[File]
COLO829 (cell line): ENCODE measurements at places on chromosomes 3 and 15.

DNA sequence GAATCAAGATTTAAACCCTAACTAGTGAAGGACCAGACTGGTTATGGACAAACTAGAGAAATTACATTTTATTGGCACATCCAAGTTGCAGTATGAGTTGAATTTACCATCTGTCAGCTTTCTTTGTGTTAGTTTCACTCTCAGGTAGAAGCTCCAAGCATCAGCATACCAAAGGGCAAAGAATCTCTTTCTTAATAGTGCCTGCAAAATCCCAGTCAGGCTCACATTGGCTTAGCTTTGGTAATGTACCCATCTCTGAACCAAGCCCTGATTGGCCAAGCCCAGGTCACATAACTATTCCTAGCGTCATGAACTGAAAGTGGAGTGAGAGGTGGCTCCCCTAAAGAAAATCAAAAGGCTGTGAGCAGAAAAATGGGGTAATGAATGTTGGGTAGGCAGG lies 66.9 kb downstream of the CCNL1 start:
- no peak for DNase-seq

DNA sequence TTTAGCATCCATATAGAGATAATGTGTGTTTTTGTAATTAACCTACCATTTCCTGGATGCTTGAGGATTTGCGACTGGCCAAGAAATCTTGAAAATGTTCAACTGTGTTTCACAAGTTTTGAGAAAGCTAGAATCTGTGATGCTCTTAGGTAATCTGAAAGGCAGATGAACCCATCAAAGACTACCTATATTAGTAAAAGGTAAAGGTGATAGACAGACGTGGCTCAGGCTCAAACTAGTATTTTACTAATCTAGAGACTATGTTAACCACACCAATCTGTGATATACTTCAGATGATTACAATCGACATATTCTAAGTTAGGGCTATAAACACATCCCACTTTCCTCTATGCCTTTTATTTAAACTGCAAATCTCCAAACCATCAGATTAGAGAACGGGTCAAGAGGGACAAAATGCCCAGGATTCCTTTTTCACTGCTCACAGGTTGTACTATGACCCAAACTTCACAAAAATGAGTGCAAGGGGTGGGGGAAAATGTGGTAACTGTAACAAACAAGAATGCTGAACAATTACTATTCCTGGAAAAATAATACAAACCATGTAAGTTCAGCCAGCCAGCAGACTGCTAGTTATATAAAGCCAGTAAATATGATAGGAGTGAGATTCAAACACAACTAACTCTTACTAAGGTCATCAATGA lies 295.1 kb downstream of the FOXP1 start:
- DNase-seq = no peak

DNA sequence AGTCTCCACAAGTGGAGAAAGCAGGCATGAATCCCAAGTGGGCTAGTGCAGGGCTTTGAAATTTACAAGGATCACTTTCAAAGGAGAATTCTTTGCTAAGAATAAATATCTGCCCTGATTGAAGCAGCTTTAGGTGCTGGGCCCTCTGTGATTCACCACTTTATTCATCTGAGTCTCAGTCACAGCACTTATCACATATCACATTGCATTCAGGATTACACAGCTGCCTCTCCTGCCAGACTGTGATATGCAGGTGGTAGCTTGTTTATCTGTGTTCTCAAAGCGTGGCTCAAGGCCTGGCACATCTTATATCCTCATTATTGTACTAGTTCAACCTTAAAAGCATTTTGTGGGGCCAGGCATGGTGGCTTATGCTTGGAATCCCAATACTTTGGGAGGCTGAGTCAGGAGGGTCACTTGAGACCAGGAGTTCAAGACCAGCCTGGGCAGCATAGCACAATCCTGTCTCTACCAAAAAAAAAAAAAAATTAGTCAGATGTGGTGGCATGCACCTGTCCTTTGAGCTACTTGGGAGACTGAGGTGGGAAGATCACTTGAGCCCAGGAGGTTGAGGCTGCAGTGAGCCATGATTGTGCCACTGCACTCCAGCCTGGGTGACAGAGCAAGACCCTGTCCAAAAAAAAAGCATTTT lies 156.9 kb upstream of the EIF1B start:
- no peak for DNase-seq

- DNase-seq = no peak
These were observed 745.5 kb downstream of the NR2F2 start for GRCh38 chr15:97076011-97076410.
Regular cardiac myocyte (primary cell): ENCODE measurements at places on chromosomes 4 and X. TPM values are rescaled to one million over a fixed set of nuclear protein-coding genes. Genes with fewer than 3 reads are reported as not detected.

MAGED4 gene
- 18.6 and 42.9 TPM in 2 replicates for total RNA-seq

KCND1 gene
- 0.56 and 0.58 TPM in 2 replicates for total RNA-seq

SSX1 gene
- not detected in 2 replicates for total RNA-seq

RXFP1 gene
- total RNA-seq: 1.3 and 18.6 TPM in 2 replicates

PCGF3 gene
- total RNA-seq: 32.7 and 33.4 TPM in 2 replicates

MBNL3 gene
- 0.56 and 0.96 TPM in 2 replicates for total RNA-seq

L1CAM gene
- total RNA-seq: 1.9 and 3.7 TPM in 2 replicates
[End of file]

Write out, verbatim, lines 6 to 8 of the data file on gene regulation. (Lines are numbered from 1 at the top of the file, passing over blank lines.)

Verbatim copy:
DNA sequence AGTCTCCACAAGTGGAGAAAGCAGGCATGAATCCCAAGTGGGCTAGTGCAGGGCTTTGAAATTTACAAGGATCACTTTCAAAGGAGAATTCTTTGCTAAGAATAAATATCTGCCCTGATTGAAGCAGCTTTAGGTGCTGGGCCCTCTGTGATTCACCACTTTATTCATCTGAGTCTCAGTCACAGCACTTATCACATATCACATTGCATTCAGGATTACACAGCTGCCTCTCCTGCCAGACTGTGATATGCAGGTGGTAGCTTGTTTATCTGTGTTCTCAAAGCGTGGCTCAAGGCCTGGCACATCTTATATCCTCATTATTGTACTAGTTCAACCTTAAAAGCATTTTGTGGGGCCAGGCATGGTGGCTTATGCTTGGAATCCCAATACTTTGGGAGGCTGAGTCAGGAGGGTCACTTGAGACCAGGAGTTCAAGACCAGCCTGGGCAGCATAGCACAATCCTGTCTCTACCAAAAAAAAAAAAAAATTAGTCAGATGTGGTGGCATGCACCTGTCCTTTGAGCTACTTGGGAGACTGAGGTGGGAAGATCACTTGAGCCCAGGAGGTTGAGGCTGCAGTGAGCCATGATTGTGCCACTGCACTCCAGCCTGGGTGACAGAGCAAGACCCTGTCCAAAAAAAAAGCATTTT lies 156.9 kb upstream of the EIF1B start:
- no peak for DNase-seq

- DNase-seq = no peak